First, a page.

What soda-tax showdown in Chicago area might mean for Philly
The upcoming vote in Illinois could become the first repeal of a sweetened beverage tax in a major U.S. city. It demonstrates just how contested these taxes have been across the country, including in Philadelphia.
The nascent movement to impose taxes on sweetened drinks, which has encountered passionate opposition in the Philadelphia region and elsewhere, is about to undergo a major test in the Chicago area.
Just two months after it went into effect, Cook County commissioners on Tuesday will vote on whether to repeal the penny-an-ounce tax on soda — called "pop" in Chicago — and other sweetened drinks. The repeal appeared likely to succeed, after four lawmakers announced last week they had changed their minds about the tax.
While a similar vote by City Council to end the tax in Philadelphia is unlikely any time soon, the levy's opponents and advocates will be watching the outcome closely.
Taxes on sweetened drinks are a new phenomenon for U.S. cities — Philadelphia became the first major U.S. city to pass one. The battle over them has played out in advertising campaigns, lobbying efforts, and court challenges.
Millions have been spent on lobbying and advertising in Philadelphia alone, as both sides wait to hear whether the Pennsylvania Supreme Court will take up a challenge of the tax.
Locally, tax opponents are hopeful that a repeal in Illinois would serve as a red flag for officials here, in the handful of cities that approved similar taxes in the wake of Philadelphia's vote last year, and in other cities that might consider it in the future.
"I think it's really instructive," Anthony Campisi, a spokesman for the Ax the Bev Tax coalition in Philadelphia, said of the Chicago vote. "I think it's testament to both the damage the tax is causing and the real anger coming from county residents about this tax."
City Hall sources say that no movement is afoot for a repeal vote. Instead, city officials say they are focused on the programs the tax is funding, including pre-K and community-school programs, and improvements for parks, libraries, and community centers.
"The fact is, many Philadelphians recognize that we chose a means to fund these programs that is less onerous than other taxes," said Mike Dunn, a spokesman for Mayor Kenney. "And these Philadelphians are proud that City Council has remained steadfast in support of funding these vital programs despite months of the industry's incessant repeal drumbeat."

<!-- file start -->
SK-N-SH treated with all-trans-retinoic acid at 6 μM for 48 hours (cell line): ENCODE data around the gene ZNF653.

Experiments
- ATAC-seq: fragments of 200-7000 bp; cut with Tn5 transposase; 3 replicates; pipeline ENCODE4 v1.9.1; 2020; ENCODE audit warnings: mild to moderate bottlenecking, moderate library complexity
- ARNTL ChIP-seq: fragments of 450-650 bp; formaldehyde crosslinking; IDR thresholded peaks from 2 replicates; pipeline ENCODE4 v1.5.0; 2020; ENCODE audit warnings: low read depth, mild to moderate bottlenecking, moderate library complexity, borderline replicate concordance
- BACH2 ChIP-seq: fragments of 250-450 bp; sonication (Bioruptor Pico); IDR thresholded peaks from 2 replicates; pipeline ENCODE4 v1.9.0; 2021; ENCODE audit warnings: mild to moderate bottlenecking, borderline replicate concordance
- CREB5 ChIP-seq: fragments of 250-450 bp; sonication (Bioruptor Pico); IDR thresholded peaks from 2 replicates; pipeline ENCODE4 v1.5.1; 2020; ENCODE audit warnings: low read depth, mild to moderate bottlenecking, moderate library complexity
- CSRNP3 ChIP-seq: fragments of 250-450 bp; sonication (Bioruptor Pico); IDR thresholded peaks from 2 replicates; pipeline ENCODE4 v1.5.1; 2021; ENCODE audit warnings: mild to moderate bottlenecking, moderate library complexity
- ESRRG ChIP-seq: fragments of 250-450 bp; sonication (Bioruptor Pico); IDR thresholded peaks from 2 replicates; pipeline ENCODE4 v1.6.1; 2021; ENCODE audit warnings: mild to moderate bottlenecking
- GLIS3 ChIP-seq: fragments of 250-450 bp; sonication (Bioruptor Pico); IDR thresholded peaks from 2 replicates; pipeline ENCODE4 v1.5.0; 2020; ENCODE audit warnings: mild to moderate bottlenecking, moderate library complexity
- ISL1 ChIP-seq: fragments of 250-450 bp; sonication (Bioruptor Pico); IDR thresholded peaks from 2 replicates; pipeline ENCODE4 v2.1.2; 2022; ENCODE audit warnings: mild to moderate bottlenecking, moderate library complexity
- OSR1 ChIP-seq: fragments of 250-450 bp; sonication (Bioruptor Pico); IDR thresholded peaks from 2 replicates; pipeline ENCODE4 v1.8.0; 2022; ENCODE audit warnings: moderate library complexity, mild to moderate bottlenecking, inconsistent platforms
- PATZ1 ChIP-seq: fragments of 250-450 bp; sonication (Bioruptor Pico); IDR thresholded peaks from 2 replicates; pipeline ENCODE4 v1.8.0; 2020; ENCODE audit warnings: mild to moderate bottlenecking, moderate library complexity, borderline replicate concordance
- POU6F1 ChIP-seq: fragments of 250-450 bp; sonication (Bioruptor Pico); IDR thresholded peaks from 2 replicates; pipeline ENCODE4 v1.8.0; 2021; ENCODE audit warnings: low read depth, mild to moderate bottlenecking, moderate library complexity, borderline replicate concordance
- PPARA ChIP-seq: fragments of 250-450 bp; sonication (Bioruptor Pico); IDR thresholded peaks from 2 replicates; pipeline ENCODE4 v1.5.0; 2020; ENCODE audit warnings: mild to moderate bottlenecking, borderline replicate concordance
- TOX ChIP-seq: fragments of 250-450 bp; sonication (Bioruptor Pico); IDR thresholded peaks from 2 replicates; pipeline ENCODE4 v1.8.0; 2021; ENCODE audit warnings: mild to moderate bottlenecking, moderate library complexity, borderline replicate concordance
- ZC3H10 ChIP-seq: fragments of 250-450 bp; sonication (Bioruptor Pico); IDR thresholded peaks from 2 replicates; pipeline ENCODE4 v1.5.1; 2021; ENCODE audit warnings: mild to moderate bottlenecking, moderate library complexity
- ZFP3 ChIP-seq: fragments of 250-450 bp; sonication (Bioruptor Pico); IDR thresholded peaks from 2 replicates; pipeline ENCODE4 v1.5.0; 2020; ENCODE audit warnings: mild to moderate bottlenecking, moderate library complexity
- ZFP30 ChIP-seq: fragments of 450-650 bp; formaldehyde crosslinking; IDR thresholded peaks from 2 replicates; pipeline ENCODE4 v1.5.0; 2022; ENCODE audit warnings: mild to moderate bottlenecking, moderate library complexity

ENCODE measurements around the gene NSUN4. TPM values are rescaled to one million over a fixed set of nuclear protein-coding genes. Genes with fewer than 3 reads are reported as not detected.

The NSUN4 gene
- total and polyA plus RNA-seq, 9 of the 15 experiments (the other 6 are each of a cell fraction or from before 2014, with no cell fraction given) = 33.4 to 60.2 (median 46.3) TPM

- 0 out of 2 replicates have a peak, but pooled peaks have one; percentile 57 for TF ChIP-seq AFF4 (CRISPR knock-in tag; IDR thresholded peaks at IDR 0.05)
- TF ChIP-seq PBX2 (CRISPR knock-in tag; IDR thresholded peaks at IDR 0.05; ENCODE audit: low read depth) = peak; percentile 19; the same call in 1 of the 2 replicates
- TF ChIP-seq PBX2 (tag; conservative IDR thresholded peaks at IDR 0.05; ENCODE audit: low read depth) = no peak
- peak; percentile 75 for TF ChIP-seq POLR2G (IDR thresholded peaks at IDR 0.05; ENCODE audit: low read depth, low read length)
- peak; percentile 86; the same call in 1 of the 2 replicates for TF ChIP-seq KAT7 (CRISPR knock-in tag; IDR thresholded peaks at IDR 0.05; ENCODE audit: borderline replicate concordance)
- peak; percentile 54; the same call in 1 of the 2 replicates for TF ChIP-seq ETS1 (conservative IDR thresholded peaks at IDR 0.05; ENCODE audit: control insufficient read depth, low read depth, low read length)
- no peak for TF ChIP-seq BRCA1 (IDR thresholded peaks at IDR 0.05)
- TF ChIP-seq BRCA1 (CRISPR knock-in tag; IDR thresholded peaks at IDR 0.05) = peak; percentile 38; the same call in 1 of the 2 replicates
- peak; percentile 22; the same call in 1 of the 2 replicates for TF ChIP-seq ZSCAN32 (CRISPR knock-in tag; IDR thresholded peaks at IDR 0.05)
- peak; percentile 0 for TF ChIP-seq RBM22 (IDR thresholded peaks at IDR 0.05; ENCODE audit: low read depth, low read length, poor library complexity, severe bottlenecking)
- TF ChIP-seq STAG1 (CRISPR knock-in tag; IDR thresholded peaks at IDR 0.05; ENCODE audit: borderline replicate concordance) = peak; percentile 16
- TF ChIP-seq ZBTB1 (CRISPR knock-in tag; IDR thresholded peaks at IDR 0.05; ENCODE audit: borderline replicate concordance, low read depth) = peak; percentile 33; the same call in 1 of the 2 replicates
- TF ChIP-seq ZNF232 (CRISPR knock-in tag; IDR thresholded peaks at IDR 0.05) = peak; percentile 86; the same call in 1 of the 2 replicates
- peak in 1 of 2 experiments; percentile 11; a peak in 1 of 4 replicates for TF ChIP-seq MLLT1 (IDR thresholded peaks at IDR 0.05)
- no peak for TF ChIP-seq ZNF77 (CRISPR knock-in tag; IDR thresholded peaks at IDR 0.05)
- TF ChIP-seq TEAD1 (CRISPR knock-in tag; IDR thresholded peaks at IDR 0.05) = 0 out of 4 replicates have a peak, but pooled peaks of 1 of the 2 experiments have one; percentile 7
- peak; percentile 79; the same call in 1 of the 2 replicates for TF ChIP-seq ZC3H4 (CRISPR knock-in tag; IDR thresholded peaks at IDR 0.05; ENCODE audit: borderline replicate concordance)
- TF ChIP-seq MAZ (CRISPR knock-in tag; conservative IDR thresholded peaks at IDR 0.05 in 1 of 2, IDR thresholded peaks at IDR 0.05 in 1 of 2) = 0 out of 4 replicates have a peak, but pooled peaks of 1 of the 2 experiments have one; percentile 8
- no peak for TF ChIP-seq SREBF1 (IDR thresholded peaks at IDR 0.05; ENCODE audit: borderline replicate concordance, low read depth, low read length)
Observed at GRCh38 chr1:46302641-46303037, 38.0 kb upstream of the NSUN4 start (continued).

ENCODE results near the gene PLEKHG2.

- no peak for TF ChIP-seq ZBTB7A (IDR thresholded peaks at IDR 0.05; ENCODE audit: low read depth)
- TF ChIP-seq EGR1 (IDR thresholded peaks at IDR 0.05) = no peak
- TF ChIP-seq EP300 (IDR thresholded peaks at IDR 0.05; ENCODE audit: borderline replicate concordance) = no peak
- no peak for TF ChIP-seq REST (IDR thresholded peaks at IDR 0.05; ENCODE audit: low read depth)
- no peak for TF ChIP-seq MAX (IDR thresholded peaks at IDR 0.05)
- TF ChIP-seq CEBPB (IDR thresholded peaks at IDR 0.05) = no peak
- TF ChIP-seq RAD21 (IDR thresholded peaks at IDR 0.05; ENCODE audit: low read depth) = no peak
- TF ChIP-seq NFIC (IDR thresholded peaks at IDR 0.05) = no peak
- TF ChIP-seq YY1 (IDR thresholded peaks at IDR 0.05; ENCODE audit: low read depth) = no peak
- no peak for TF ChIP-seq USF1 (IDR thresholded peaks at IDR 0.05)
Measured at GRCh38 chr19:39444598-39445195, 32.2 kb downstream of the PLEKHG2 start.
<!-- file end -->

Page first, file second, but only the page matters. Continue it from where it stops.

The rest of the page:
Philadelphia officials "routinely monitor" tax issues in other municipalities, Dunn said. But he said Kenney's administration does not see the vote in Chicago as a harbinger. "The Cook County tax is very different, both in terms of the tax structure and the political landscape."
Philadelphia's tax, 1.5 cents per ounce, is higher than Cook County's. The county adds the tax at the point of sale, or directly on consumers. Philadelphia taxes distributors, who have passed on price increases to consumers. The taxes also differ in what they pay for; in Illinois, the money goes to the general county fund and is not targeted to specific programs, as is Philadelphia's.
Public health advocates also point to the health benefits of taxing soda. Former New York City Mayor Michael Bloomberg, who has poured millions into supporting the taxes in Philadelphia, Chicago, and elsewhere, pushes the taxes as a way to fight obesity.
Cook County's commissioners barely approved the tax last fall, with its board president breaking a tie vote and one commissioner not voting. But after one commissioner told the Chicago Tribune he had changed his vote Thursday, others followed suit and made a repeal appear almost certain.
In Philadelphia, the tax passed by a 13-4 margin, but some Council members were swayed to vote yes after it became clear that the tax had enough votes to pass.
"We want certainly for our children to be able to go to preschool, and we feel bad for those who are paying taxes," said Councilwoman Jannie L. Blackwell, who initially opposed the tax but switched sides in the final hours before the vote.
The beverage industry, which says taxing soda leads to job losses and hurts local businesses, successfully lobbied against the tax in Santa Fe, N.M., where voters rejected it in May. But in addition to Cook County, San Francisco; Seattle, Oakland, Calif.; and Boulder, Colo., have all followed Philadelphia's lead.
While the beverage industry and elected officials battle over the tax, polls have offered mixed results for insight into voter opinions.
A poll commissioned by the beverage industry surveyed nearly 1,600 Philadelphia voters in September and found that 62 percent supported a repeal of the tax. Of those who supported the repeal, 44 percent said they felt strong support for a repeal.
Before the tax went into effect, a survey by the Pew Charitable Trusts found that 54 percent of Philadelphians supported the tax. And a national poll by Harvard University and Politico released last month found that 57 percent of Americans supported taxing soda and other sugary drinks to pay for preschool and children's health programs.
Meanwhile, the tax continues to generate revenue. Philadelphia raised $6.6 million from August drink sales, the mayor's office said last week.
That amount falls short of the $7.7 million average monthly revenue needed to meet yearly projections.
Blackwell said she still sees good and bad in Philadelphia's tax, but, "I'm hoping that ultimately this stuff will work itself out."